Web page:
Vance was an active member of the Greater Washington Urban League. The organization mourned his passing in a statement released Monday.
"There is a great cloud of sadness over the region upon learning of Jim’s transition," said Greater Washington Urban League President and CEO George H. Lambert, Jr. "We had known about his challenges with cancer, but we also knew that Jim was always a fighter and that if there was anyone who would defeat it, it was Jim Vance."
Vance's passing has been felt not just throughout the D.C. area, but throughout the country.
"When I hear the name Jim Vance I think of a king, man. ... He was the king of news; he was the king of anchors, you know, and people. Think that only applies to D.C.? No. I mean a king around this entire country," said Donnie Simpson, a longtime DJ and one of Vance's friends.
"He was just a person who never forgot where he came from. Always understood that people looked up to him, respected him and he gave that respect back. And I think that came through in real life and on the screen as well," said former U.S. Attorney General Eric Holder.
Broadcast legend and NBC News special correspondent Tom Brokaw said Vance "defined professional cool and accomplishment."
"Rest in peace, my friend," Brokaw said on Twitter.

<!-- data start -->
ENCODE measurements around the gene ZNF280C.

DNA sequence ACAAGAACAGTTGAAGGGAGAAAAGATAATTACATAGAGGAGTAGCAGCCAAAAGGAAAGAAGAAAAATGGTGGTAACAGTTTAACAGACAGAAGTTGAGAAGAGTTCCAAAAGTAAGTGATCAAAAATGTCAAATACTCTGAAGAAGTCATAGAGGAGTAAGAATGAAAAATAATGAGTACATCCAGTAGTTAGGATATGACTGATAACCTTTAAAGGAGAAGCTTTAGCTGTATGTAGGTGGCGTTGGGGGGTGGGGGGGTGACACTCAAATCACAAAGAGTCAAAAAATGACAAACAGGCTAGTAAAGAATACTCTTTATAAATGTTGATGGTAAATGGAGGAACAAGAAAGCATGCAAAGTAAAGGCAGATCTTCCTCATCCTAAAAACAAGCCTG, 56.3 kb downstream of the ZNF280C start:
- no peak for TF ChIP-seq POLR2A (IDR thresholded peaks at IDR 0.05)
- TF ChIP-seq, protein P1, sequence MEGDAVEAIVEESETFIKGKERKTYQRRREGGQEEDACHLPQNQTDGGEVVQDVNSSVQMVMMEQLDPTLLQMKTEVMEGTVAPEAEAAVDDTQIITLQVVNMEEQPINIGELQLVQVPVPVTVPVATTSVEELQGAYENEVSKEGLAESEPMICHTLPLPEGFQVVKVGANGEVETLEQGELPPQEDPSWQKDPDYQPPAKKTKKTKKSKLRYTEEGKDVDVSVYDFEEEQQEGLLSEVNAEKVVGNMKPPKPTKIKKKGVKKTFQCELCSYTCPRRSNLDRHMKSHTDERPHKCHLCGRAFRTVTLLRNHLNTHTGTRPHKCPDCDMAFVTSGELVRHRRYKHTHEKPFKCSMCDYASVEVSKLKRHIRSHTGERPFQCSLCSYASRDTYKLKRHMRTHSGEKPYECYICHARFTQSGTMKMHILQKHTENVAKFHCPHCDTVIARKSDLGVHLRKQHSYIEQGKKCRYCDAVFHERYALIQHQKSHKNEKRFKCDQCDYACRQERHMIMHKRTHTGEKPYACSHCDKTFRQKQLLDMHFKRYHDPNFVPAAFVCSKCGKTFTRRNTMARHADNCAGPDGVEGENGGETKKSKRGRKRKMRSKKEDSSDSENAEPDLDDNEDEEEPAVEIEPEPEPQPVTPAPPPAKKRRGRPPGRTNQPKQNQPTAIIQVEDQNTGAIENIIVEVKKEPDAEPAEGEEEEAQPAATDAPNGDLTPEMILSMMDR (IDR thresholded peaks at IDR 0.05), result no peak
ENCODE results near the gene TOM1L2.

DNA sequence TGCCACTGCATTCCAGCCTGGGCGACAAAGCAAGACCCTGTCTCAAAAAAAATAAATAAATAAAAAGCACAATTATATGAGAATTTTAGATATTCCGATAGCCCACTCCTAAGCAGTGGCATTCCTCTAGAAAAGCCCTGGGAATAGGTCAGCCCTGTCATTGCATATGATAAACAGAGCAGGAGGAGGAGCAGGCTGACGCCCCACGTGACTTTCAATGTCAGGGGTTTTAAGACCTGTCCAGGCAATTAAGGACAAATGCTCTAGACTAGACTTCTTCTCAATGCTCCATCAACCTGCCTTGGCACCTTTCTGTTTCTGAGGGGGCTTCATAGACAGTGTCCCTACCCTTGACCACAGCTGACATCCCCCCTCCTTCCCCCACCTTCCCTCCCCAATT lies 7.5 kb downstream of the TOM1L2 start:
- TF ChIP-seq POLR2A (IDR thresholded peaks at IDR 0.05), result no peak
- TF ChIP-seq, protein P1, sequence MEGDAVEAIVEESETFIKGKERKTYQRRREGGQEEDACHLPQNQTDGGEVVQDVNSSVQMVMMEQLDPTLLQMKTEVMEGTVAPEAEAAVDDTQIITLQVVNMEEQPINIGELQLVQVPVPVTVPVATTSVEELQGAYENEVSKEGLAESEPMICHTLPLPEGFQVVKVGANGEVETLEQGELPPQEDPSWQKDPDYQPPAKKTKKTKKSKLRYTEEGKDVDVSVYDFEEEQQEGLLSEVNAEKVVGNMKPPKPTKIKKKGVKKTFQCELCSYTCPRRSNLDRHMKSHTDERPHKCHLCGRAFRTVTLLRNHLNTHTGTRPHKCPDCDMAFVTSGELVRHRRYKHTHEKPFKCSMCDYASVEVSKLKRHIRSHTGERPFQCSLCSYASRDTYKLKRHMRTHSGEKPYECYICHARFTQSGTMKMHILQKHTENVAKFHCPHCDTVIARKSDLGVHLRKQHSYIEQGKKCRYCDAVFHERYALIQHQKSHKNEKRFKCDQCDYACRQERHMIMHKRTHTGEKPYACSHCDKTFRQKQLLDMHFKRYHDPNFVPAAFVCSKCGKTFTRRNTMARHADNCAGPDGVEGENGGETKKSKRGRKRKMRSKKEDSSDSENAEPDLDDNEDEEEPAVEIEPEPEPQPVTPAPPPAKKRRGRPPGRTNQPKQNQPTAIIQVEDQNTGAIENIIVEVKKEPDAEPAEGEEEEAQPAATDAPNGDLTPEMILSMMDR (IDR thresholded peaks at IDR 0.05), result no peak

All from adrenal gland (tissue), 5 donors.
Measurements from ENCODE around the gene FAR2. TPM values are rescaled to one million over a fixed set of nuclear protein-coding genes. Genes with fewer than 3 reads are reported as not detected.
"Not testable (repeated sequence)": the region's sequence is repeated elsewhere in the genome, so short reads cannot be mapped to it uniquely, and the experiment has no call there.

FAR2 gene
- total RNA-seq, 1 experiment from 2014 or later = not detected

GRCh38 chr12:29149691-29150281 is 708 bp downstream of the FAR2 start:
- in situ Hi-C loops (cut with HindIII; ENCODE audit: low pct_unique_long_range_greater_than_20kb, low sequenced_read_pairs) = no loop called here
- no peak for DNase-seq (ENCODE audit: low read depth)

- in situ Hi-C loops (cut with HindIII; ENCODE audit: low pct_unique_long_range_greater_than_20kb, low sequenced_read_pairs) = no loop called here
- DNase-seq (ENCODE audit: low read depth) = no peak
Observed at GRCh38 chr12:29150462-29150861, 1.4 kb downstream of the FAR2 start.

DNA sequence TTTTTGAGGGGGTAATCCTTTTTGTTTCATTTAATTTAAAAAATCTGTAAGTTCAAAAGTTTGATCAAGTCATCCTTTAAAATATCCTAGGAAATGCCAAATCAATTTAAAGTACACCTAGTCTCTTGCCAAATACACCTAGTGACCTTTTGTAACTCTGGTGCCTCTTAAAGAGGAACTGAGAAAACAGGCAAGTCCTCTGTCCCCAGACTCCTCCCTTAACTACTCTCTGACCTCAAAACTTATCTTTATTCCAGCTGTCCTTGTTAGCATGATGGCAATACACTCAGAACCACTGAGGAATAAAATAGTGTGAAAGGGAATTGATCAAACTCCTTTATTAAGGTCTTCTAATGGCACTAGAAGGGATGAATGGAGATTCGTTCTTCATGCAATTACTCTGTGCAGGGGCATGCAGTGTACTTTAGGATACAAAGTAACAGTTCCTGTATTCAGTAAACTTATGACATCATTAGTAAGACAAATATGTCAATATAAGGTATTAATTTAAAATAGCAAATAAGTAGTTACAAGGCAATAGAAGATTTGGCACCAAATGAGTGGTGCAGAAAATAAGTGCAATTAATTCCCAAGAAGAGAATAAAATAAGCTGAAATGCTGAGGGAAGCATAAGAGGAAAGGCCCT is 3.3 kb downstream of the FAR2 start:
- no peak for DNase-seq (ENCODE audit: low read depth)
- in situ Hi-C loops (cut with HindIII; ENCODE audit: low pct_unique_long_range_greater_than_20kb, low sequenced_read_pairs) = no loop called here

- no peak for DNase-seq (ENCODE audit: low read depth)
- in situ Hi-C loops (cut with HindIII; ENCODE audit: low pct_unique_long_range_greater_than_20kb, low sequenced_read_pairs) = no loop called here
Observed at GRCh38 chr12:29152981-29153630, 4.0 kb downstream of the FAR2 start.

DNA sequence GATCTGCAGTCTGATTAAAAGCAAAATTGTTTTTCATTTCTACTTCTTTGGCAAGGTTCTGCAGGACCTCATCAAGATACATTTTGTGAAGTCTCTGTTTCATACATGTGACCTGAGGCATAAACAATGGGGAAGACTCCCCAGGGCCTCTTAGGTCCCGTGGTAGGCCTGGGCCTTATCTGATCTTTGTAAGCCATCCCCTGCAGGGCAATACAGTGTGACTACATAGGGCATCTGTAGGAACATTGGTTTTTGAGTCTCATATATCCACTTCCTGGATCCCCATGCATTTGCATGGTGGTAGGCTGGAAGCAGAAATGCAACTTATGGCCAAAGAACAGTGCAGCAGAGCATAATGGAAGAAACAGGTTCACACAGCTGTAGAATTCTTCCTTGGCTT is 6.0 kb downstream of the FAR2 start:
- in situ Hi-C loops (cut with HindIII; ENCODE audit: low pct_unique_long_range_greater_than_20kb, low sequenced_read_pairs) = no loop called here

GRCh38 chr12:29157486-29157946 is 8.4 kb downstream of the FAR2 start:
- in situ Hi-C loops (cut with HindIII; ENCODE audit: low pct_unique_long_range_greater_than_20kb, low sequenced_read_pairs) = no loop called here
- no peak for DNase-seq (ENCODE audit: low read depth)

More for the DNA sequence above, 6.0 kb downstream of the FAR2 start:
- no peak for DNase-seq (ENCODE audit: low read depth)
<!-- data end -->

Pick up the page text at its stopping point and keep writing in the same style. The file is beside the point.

The National Association of Black Journalists remembered him as a pioneer for African-American journalists.
"As one of the first African-American primetime anchors in a major television market, Vance was an impeccable deliverer of news, keeping the citizens of Washington informed for 45 years. He inspired multiple generations of African-Americans to pursue journalism as their craft. His beautiful spirit touched everyone he met and lives on in the scores of working journalists he mentored," NABJ President Sarah Glover said in a statement.
His calming delivery, quick wit and sharp style -- and, of course, that unforgettable moment when he could not stop laughing on air -- Vance was a true legend.
"It was all about the information he was giving to the audience; it wasn’t about him. He did it with grace and humor, he had a terrific personality. And all of it were the ingredients of making a good news broadcaster," D.C. broadcaster Gordon Peterson said.
"Jim Vance was one of our important local figures of the past half century. In some ways he was a more important figure, leader, then all of our politicians. Because he would tell it like it is. He didn't just report the news but conveyed a sense of what's right and wrong, or forgivable in recognition of human frailty," D.C. Council Chairman Phil Mendelson said.
"I knew him, in the same way everyone else did, as a TV newscaster," Mendelson said. "But I also knew Jim as an adoptive parent, and as a citizen of D.C., and as someone who cared deeply about our community. Jim will be missed. And that's an understatement."
"Jim was always Jim," Simpson said. "24/7 -- I don’t care who he was talking to, he’d be in the presence of the president or the janitor. It was always the same. He knew who he was, he knew who you were, he respected you, he had time for you."